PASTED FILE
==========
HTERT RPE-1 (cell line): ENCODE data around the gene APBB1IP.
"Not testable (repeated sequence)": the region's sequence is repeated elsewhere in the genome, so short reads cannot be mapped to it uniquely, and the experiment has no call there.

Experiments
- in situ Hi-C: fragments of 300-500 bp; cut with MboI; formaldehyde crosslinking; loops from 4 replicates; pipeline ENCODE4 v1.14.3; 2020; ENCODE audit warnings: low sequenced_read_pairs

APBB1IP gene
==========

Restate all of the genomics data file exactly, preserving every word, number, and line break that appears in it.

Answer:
HTERT RPE-1 (cell line): ENCODE data around the gene APBB1IP.
"Not testable (repeated sequence)": the region's sequence is repeated elsewhere in the genome, so short reads cannot be mapped to it uniquely, and the experiment has no call there.

Experiments
- in situ Hi-C: fragments of 300-500 bp; cut with MboI; formaldehyde crosslinking; loops from 4 replicates; pipeline ENCODE4 v1.14.3; 2020; ENCODE audit warnings: low sequenced_read_pairs

APBB1IP gene